SEC Faces Budget Woes With Messy Books
While Securities and Exchange Commission officials are fighting for a budget increase to deal with new duties put in place by the financial reform bill, reports say the regulator can't keep track of it's own income.
The SEC has failed to keep accurate books for seven years running, according to a Government Accountability Office report quoted by the New York Times.
Last year, the SEC failed to track income from fines, filing fees, and the "return of ill-gotten profits," according to the NYT, which says the mistakes were corrected before the SEC's financial statements were finished. The SEC is facing criticism for it's messy books as officials wrangle over the agency's budget allocation.
SEC officials say they need an increase in funding to help them invest in new technology. A Congressional report reported by the NYT found SEC analysts resorting to "printouts, calculators and pencils," thanks to slow systems which took three days to process data while investigating the "flash crash" in May 2010, according to the NYT.
The Financial Times reports that the enforcement division that missed Bernie Madoff's multibillion-dollar ponzi scheme also needs beefing up. Enforcement staff sometimes have to postpone taking testimonies because the commission can't afford travel costs.
The cash-strapped agency is also angling for a bigger budget to deal with new regulatory duties set out in the Dodd-Frank financial reform bill. The agency was allotted $1.1 billion in 2010, 15 percent higher than the $960 in the year before, according to the NYT.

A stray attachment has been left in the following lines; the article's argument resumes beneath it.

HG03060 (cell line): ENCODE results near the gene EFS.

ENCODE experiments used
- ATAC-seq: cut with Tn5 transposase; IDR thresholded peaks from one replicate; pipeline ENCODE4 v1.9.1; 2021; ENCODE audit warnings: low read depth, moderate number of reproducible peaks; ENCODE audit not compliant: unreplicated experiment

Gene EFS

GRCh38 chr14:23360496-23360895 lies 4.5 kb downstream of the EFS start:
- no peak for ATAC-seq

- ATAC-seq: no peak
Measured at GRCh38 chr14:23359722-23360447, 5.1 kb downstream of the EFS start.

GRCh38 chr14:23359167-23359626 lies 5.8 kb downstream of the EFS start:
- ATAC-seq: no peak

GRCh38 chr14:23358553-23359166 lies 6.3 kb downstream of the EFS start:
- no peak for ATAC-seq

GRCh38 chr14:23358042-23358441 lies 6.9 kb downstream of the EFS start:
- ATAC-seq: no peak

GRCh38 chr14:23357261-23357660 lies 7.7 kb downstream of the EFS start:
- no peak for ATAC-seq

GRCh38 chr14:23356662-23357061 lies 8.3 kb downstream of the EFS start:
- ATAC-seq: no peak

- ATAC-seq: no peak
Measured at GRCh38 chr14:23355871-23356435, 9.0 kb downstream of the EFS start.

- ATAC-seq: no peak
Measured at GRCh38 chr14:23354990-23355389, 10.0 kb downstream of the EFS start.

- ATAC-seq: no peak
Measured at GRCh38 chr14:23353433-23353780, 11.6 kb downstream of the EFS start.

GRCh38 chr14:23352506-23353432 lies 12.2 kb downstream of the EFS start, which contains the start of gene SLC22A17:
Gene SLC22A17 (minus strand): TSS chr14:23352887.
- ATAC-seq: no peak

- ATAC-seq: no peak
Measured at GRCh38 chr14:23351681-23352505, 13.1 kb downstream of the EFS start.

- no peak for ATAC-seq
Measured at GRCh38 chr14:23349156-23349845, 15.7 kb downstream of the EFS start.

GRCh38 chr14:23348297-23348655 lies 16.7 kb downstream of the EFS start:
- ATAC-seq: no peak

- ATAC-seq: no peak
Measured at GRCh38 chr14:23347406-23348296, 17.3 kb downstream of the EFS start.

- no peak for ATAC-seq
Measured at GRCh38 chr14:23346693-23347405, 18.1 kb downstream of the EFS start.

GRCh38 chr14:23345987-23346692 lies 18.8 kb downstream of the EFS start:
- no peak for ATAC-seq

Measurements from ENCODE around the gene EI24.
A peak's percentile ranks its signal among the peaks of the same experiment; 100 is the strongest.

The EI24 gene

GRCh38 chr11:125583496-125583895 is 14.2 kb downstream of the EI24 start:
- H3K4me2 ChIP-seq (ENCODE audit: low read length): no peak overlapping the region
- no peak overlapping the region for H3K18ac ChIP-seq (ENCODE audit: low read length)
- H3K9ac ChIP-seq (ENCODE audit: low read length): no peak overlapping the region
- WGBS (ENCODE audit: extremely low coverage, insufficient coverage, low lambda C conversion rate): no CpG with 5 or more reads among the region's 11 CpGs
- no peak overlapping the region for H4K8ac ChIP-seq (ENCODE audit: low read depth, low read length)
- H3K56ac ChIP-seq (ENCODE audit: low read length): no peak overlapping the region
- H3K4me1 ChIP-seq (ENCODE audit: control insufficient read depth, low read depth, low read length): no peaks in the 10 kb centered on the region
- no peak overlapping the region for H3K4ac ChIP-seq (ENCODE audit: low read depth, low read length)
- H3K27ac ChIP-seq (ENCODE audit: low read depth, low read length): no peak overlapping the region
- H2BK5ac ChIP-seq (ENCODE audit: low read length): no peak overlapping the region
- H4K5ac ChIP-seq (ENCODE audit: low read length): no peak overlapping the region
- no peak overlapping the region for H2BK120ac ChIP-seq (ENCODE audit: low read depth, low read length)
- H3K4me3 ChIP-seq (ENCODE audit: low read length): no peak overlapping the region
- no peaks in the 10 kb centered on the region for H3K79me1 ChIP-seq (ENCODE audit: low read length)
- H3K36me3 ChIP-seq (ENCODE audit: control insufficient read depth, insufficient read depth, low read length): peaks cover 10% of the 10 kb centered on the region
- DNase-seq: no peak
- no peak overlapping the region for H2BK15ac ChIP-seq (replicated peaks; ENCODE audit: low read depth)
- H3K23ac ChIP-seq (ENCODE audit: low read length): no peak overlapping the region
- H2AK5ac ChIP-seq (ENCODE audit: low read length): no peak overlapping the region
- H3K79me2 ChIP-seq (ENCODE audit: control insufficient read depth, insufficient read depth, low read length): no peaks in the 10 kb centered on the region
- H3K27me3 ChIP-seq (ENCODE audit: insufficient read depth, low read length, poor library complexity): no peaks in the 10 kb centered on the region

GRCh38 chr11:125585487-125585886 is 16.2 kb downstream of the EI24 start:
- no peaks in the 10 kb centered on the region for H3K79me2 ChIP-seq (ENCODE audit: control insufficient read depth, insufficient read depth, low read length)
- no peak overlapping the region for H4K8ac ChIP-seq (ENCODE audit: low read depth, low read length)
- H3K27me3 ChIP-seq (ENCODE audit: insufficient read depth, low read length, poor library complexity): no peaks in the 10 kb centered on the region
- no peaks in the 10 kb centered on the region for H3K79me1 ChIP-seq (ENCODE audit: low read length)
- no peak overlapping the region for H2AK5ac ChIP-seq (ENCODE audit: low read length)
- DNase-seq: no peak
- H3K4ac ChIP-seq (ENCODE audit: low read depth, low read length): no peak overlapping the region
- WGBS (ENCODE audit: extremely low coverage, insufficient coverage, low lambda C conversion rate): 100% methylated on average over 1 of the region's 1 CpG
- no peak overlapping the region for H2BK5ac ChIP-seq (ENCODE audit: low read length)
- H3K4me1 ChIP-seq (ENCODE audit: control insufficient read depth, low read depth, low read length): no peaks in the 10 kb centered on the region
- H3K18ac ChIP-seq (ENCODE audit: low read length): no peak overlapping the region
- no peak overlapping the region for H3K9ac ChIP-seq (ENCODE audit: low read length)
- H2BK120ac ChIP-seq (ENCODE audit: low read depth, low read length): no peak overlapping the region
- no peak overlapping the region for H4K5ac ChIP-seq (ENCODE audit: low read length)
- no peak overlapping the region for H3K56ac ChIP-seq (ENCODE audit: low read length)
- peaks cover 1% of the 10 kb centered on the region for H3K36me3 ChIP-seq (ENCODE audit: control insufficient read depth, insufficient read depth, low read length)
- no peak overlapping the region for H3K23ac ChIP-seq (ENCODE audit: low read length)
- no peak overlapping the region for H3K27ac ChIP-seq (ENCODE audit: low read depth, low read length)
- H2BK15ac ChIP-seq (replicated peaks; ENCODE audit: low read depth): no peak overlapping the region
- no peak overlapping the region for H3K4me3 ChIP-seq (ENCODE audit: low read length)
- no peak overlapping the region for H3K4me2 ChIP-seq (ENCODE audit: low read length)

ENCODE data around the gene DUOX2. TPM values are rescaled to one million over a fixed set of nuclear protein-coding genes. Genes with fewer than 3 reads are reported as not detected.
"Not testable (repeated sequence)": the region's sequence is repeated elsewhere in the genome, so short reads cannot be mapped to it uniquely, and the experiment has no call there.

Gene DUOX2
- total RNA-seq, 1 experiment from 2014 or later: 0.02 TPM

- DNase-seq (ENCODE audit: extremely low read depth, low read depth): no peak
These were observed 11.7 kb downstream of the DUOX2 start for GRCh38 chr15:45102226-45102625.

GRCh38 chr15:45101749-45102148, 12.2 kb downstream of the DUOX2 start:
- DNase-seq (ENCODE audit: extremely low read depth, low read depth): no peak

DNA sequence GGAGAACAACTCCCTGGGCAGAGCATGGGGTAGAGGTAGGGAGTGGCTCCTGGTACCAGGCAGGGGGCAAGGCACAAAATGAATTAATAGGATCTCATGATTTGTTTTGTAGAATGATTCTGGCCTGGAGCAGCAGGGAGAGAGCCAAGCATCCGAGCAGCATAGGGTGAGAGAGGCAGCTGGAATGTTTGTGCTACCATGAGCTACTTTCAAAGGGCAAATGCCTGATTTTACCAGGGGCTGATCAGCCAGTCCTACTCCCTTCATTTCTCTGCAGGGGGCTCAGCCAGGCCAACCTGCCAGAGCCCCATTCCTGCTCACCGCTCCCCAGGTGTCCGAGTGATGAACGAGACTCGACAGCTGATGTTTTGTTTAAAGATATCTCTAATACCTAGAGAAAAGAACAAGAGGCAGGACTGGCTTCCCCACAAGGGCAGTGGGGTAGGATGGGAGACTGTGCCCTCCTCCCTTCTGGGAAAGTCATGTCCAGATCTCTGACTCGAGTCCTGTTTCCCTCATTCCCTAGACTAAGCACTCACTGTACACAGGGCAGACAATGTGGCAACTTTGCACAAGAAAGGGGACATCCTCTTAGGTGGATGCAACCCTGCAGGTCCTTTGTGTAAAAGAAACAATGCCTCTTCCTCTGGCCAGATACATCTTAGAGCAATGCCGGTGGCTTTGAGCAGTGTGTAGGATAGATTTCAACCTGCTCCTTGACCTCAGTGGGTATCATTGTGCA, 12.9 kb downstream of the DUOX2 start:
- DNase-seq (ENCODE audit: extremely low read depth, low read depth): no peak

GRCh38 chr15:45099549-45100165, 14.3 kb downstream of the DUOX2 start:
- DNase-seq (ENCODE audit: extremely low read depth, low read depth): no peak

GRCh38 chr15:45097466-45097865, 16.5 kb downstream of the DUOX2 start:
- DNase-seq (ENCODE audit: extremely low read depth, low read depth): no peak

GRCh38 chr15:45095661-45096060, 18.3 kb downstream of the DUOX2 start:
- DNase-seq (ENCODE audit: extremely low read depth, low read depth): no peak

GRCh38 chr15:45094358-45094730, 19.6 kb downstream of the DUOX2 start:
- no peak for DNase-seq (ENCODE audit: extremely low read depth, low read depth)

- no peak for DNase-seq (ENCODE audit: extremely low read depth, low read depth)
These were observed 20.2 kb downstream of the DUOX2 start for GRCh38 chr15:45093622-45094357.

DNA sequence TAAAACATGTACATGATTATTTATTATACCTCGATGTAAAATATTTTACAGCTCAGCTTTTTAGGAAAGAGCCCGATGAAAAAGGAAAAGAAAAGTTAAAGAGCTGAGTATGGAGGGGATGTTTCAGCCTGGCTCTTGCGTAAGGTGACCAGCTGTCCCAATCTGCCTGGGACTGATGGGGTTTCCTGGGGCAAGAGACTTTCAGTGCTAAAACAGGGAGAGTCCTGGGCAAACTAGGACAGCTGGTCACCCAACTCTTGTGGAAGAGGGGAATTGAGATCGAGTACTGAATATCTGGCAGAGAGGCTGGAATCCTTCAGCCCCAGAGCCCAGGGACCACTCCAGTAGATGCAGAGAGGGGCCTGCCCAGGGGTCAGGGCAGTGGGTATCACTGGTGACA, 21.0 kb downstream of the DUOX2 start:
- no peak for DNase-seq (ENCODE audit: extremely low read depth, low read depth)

SEC chair Mary Schapiro also told the NYT that the agency also needs to increase its workforce by 20 percent -- another 800 employees -- to deal with Dodd-Frank duties:
"Ms. Schapiro said that she understood the skepticism over her call for more resources but she noted that Dodd-Frank significantly expanded the agency's responsibilities over hedge funds, derivatives and credit ratings agencies. 'When you look at the composite picture of how the agency has changed and I hope will continue to change,' she said, 'I think we're really poised to be that agile regulator that the country has a right to expect of us.'"
Groups are lining up to back the SEC.
The North American Securities Administrators Association, which coordinates consumer protection measures, has called for congress to give the SEC the 18 percent increase mandated by the Dodd-Frank bill, a total of $1.3 billon in funding for 2011, according to Reuters.
Last year, the SEC collected $300 million more in fees from Wall Street than it cost to run the agency, according to the NYT, the difference went to the Treasury. Last week, securities lawyers, including former SEC directors and commissioners, sent a letter to lawmakers arguing that the SEC could keep the fees and fund itself, rather than going through the appropriations process, Bloomberg reported.
"The regulator of our capital markets is running almost on empty," said the letter, from members of the executive council of the Federal Bar Association's securities law committee.